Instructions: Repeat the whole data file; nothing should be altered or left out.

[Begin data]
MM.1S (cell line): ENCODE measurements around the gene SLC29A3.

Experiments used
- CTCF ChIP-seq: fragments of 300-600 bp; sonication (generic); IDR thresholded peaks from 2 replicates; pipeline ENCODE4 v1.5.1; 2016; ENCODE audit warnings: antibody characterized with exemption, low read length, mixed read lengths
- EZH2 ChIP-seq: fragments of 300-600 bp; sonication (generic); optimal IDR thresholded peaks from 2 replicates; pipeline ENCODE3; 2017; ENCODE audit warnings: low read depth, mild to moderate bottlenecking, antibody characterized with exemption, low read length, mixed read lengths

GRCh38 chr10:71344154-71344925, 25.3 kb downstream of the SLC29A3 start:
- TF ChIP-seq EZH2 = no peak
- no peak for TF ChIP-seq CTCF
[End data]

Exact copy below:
MM.1S (cell line): ENCODE measurements around the gene SLC29A3.

Experiments used
- CTCF ChIP-seq: fragments of 300-600 bp; sonication (generic); IDR thresholded peaks from 2 replicates; pipeline ENCODE4 v1.5.1; 2016; ENCODE audit warnings: antibody characterized with exemption, low read length, mixed read lengths
- EZH2 ChIP-seq: fragments of 300-600 bp; sonication (generic); optimal IDR thresholded peaks from 2 replicates; pipeline ENCODE3; 2017; ENCODE audit warnings: low read depth, mild to moderate bottlenecking, antibody characterized with exemption, low read length, mixed read lengths

GRCh38 chr10:71344154-71344925, 25.3 kb downstream of the SLC29A3 start:
- TF ChIP-seq EZH2 = no peak
- no peak for TF ChIP-seq CTCF